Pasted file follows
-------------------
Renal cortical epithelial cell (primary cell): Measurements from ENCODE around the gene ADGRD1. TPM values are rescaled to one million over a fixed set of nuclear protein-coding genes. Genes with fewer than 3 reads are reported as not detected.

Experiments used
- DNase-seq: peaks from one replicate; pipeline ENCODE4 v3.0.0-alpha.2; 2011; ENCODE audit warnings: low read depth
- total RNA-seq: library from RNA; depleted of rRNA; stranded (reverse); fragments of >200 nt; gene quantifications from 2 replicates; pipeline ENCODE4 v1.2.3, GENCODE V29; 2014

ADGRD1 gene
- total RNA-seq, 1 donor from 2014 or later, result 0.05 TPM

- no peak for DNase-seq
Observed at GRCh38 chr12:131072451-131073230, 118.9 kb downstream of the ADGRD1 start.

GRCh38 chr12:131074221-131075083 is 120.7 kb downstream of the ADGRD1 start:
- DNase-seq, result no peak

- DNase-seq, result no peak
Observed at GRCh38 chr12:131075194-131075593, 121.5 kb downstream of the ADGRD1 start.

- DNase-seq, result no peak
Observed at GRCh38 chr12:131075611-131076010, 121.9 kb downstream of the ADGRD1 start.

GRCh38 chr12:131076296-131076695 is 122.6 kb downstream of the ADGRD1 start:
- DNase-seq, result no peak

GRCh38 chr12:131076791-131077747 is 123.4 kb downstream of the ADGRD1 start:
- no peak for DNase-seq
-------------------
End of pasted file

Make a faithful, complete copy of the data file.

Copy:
Renal cortical epithelial cell (primary cell): Measurements from ENCODE around the gene ADGRD1. TPM values are rescaled to one million over a fixed set of nuclear protein-coding genes. Genes with fewer than 3 reads are reported as not detected.

Experiments used
- DNase-seq: peaks from one replicate; pipeline ENCODE4 v3.0.0-alpha.2; 2011; ENCODE audit warnings: low read depth
- total RNA-seq: library from RNA; depleted of rRNA; stranded (reverse); fragments of >200 nt; gene quantifications from 2 replicates; pipeline ENCODE4 v1.2.3, GENCODE V29; 2014

ADGRD1 gene
- total RNA-seq, 1 donor from 2014 or later, result 0.05 TPM

- no peak for DNase-seq
Observed at GRCh38 chr12:131072451-131073230, 118.9 kb downstream of the ADGRD1 start.

GRCh38 chr12:131074221-131075083 is 120.7 kb downstream of the ADGRD1 start:
- DNase-seq, result no peak

- DNase-seq, result no peak
Observed at GRCh38 chr12:131075194-131075593, 121.5 kb downstream of the ADGRD1 start.

- DNase-seq, result no peak
Observed at GRCh38 chr12:131075611-131076010, 121.9 kb downstream of the ADGRD1 start.

GRCh38 chr12:131076296-131076695 is 122.6 kb downstream of the ADGRD1 start:
- DNase-seq, result no peak

GRCh38 chr12:131076791-131077747 is 123.4 kb downstream of the ADGRD1 start:
- no peak for DNase-seq